While at the moment the draft Regional Energy Strategies (RES) are being drawn, the Dutch wind energy association NWEA warns for a potentially wrong choice of wind turbine to base calculations on.
According to the wind energy association it has received several signs that 3 MW wind turbines, the currently most installed onshore wind turbine, are being used for calculations in the RES. However, nowadays 4 and 6 MW wind turbines are commonly selected. Using smaller wind turbines could endanger the business case and the achievability of the renewable energy targets NWEA said.
Often the choise of wind turbine is limited due to height and/or rotor diameter restrictions imposed on a provincial level or too many turbines are installed in an area, NWEA indicates. When calculating the production of a wind turbine, the hub height, the turbine size and wind speed are considered. However, the increase or decrease in wind turbines size is not proportional to the production of a turbine. For example, doubling the size of a blade leads to four times more production. NWEA provides a few example calculations (in Dutch). At the same time, the difference between a 160 m or 200 m high wind turbine is less easy to register visually.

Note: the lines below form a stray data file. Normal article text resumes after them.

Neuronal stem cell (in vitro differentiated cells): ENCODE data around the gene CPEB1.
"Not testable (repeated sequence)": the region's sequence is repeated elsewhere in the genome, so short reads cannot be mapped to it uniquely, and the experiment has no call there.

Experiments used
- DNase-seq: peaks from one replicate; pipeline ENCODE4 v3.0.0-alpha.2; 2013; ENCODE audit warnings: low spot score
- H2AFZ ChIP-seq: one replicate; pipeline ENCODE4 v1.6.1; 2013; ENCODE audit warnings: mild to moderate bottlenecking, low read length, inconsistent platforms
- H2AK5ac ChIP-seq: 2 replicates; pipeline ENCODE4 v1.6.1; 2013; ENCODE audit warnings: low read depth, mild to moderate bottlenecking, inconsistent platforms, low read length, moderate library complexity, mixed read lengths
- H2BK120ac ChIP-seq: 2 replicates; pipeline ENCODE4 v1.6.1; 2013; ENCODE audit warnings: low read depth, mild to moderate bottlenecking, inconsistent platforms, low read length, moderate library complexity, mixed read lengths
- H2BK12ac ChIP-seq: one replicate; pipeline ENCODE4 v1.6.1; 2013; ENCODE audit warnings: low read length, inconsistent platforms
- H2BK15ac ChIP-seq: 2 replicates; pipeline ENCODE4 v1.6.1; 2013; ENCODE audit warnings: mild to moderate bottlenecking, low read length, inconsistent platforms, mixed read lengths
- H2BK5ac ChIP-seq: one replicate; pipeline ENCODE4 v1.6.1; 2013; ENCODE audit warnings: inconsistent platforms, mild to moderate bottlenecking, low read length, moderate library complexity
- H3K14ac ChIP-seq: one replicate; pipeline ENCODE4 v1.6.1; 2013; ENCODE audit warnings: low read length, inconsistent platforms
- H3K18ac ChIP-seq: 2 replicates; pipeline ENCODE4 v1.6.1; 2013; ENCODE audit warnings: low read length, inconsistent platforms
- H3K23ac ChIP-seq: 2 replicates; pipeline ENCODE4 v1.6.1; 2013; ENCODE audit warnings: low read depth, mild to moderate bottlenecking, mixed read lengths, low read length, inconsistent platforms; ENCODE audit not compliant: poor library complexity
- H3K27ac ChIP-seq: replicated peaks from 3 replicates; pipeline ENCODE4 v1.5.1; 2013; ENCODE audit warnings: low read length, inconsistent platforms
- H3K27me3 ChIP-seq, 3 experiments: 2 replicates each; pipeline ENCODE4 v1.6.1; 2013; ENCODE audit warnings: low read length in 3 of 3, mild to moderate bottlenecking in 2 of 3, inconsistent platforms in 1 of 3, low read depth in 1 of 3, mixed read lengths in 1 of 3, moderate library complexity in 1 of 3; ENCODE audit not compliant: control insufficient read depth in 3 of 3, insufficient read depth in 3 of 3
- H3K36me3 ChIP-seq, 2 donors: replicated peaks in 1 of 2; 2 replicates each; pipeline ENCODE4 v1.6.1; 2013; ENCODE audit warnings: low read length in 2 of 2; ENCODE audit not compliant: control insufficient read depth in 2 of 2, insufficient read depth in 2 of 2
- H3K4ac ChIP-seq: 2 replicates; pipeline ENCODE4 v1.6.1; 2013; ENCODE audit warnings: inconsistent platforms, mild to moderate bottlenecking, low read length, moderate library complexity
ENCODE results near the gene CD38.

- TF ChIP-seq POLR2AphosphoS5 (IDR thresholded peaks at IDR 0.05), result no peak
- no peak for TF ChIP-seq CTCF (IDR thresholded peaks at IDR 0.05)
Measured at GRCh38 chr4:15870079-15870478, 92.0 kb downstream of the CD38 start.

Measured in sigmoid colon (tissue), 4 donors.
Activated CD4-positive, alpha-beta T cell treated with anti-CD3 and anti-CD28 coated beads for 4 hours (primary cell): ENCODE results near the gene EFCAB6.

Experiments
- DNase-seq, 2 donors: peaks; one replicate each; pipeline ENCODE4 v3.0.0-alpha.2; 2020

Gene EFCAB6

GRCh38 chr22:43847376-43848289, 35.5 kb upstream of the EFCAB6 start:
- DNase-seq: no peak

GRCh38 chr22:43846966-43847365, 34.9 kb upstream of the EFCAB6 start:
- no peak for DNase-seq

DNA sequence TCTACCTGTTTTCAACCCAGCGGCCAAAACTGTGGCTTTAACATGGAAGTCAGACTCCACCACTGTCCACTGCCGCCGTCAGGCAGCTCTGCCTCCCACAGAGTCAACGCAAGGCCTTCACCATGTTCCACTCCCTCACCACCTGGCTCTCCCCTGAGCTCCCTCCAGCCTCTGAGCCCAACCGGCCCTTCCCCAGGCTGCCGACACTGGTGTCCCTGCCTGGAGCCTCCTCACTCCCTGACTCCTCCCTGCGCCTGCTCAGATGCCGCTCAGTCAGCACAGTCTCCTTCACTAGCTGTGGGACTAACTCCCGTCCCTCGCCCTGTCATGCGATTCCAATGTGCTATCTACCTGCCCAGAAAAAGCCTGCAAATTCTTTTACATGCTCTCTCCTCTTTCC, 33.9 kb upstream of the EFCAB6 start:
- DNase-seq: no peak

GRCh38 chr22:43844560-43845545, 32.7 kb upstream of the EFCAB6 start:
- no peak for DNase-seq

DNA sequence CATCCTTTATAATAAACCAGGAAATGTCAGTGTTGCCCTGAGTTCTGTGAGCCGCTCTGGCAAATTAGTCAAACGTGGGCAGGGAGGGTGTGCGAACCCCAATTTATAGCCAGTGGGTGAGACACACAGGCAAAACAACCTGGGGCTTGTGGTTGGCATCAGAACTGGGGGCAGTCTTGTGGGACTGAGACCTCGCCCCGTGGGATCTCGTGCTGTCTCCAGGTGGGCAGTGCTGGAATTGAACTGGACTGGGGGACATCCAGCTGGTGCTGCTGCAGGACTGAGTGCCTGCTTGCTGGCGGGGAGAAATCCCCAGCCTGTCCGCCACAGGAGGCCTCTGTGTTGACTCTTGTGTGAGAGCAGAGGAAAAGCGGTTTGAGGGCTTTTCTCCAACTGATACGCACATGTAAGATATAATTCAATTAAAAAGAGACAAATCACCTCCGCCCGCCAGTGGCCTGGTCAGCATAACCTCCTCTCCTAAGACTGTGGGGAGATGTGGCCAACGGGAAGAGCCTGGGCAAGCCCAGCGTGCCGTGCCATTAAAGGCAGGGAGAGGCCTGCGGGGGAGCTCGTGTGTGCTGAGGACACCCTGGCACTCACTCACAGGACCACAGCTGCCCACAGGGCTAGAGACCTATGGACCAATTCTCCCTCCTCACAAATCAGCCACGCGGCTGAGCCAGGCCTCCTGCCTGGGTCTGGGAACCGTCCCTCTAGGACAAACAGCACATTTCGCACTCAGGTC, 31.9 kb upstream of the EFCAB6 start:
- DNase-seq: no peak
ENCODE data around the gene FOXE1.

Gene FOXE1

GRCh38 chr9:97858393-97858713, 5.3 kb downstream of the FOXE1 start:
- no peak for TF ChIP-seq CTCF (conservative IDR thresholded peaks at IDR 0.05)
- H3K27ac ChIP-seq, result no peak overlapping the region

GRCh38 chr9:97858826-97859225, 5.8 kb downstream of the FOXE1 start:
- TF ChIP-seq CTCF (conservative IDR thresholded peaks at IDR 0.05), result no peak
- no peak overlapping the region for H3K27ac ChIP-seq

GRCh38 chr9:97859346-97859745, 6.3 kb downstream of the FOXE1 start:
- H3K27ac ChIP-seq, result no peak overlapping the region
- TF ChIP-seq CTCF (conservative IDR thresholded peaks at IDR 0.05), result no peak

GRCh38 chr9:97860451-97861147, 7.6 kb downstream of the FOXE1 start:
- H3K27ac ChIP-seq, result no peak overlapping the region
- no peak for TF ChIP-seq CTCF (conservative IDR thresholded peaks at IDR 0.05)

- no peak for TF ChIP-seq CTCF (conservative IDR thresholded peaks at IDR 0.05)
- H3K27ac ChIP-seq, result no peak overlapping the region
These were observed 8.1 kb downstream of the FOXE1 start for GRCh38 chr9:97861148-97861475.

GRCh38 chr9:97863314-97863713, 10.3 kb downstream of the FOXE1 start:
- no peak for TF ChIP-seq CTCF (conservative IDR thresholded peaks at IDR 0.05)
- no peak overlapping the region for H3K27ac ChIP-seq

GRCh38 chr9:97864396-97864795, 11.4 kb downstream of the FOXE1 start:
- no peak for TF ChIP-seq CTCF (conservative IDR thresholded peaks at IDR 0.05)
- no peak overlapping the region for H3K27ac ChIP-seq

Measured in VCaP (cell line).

NWEA refers to the Climate Agreement which includes a defined cost price reduction path that is also considered in the annual SDE amounts. This can only be achieved with modern wind turbines. Depending on the location choise, a 4 or 6 MW wind turbine would generate relatively more and cheaper energy. That’s why after consultation with NWEA, the guideline RES 1.1 now also includes a 5.6 MW wind turbine.
To support the RES’, several experts, including NWEA, have worked together to publish the (Dutch) leaflet ‘Hernieuwbare Energie op Land’ (land based renewable energy). NWEA also indicates that its members are available for knowledge sharing in order to optimise the RES.